Questioned motives

Controversy swirls around woman responsible for Harper Lee’s affairs

A mockingbird mural at a car dealership in Monroeville, Ala., home town of author Harper Lee. William Widmer/The New York Times

Tonja B. Carter claims that last year, she found the manuscript for Go Set a Watchman, Harper Lee’s second novel, in the author’s safe deposit box. The lawyer and spokeswoman has since become the subject of controversy in Monroeville, Alabama, where the population of 6,700 hangs polarized on whether or not Carter is exploiting Lee’s estate, of which she is the trustee. She has recently become the leader of a nonprofit organization that Lee created and under her watch, a community cookbook called To Kill a Mockingbird was recently removed from the Monroe County Heritage Museum by order of a judge. “I don’t think that her literary estate is being professionally managed very well,” said Charles J. Shields, the author of Mockingbird: A Portrait of Harper Lee, told the New York Times.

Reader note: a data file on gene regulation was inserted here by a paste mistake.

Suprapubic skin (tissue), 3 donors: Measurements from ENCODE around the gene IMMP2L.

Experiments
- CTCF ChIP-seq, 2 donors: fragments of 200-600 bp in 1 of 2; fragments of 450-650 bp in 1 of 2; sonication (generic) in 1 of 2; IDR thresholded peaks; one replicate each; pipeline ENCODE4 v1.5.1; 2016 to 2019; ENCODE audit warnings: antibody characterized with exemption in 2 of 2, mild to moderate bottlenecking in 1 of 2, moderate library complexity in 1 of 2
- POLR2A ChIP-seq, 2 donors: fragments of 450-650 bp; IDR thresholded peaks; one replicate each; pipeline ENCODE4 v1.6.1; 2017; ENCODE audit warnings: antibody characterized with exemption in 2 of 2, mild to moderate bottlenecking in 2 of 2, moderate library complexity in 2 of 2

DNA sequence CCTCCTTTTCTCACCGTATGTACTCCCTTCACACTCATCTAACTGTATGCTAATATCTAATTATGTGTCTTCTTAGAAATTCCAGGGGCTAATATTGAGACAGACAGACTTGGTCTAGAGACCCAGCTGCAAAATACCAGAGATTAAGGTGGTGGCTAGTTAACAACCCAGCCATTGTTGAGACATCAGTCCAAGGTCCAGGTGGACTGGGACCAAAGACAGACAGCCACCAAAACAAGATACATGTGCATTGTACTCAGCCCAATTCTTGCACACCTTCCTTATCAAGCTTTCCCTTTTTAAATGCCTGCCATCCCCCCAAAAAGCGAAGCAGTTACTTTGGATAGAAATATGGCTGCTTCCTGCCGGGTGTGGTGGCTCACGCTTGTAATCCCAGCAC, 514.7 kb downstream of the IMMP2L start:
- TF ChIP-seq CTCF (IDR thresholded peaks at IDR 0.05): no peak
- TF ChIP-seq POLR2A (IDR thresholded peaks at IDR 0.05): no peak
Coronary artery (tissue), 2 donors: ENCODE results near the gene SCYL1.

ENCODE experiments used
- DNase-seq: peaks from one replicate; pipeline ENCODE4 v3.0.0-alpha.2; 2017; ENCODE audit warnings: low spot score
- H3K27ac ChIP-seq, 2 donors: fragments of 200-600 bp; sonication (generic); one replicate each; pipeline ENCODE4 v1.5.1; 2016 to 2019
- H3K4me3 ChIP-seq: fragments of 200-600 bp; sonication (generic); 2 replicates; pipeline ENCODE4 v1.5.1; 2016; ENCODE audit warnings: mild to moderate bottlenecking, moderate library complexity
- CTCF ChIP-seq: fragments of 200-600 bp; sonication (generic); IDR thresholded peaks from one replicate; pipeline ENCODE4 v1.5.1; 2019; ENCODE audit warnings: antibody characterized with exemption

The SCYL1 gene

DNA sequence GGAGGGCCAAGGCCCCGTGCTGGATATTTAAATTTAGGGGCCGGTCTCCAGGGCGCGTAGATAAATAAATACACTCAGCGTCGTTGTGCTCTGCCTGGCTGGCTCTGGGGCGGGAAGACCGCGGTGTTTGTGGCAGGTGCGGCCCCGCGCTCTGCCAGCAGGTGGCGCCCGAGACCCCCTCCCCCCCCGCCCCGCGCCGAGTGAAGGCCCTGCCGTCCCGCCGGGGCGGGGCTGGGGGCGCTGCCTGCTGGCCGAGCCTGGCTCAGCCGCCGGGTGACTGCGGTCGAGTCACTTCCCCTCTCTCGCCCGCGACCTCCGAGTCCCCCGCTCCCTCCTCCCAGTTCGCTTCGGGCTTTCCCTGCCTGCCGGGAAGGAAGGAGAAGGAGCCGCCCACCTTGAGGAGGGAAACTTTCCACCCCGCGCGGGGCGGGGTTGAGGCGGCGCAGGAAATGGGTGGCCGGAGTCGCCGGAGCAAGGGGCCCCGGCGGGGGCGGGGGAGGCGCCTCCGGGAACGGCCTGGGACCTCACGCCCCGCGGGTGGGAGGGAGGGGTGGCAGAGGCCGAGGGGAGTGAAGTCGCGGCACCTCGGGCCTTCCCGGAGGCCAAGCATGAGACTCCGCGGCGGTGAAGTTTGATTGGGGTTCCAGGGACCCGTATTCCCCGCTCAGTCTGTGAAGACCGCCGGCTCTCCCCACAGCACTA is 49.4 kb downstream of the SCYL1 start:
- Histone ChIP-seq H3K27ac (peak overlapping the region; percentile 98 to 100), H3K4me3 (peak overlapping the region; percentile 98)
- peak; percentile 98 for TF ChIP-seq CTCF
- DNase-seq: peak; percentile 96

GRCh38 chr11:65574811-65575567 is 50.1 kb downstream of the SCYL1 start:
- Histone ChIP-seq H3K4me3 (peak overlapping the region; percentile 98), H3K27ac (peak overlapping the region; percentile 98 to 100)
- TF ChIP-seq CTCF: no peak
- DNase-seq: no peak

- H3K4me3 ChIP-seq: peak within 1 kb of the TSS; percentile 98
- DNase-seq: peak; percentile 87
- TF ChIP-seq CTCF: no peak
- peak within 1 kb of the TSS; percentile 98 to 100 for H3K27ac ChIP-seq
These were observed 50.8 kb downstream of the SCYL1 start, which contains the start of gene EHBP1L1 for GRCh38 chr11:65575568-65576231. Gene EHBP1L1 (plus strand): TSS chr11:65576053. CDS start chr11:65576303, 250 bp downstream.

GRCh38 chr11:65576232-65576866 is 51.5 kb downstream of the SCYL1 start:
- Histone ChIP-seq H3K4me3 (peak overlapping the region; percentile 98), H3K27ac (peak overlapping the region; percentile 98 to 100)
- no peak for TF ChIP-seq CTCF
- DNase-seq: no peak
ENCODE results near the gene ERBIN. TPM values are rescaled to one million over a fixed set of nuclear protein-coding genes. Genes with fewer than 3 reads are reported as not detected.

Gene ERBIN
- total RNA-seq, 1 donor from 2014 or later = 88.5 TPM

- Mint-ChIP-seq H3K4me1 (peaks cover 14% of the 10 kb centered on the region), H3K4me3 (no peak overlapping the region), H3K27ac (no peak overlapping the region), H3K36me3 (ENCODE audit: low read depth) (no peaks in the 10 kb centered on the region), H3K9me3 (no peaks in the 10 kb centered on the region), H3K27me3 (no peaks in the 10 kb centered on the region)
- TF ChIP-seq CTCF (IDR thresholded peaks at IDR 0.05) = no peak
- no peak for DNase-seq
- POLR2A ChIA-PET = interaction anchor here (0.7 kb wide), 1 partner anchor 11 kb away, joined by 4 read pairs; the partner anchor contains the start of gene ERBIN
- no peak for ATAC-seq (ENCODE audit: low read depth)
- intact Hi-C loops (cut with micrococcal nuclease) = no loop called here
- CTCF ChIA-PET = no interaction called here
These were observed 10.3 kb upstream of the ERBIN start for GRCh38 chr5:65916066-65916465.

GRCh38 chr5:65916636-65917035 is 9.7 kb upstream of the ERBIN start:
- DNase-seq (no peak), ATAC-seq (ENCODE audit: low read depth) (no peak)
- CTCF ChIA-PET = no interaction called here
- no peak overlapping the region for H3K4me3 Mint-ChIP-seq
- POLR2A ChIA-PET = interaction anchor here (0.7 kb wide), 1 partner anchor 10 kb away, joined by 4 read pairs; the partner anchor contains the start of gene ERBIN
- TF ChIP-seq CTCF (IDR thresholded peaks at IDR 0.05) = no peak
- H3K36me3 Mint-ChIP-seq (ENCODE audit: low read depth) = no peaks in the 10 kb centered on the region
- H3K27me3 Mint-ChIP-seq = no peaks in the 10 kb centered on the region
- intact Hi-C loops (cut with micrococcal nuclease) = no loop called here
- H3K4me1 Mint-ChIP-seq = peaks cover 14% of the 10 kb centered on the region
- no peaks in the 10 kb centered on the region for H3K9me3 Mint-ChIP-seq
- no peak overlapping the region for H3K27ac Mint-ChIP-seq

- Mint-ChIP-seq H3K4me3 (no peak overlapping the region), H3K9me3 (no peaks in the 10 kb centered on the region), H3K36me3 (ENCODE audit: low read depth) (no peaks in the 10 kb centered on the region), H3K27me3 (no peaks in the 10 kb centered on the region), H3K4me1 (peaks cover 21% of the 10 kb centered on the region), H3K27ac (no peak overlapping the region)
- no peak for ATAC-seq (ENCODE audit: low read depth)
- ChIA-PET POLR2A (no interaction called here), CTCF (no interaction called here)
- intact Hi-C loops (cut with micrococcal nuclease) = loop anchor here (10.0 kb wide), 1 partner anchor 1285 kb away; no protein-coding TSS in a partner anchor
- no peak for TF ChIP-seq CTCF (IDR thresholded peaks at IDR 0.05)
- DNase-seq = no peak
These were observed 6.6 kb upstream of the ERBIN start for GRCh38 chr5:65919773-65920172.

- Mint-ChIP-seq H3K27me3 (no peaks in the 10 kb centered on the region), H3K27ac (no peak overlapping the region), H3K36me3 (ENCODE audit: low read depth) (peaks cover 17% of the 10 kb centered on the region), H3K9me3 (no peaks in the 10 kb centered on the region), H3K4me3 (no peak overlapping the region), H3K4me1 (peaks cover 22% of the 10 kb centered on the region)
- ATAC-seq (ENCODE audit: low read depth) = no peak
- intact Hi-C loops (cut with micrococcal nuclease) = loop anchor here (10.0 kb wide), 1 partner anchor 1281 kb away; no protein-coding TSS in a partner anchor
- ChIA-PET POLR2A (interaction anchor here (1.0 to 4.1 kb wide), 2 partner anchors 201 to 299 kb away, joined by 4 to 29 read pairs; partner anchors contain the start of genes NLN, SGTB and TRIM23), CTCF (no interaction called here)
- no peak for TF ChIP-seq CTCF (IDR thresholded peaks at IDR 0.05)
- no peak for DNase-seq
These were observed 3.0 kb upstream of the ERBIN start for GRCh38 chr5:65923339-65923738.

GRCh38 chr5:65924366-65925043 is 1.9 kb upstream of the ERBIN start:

Read the full story at The New York Times.

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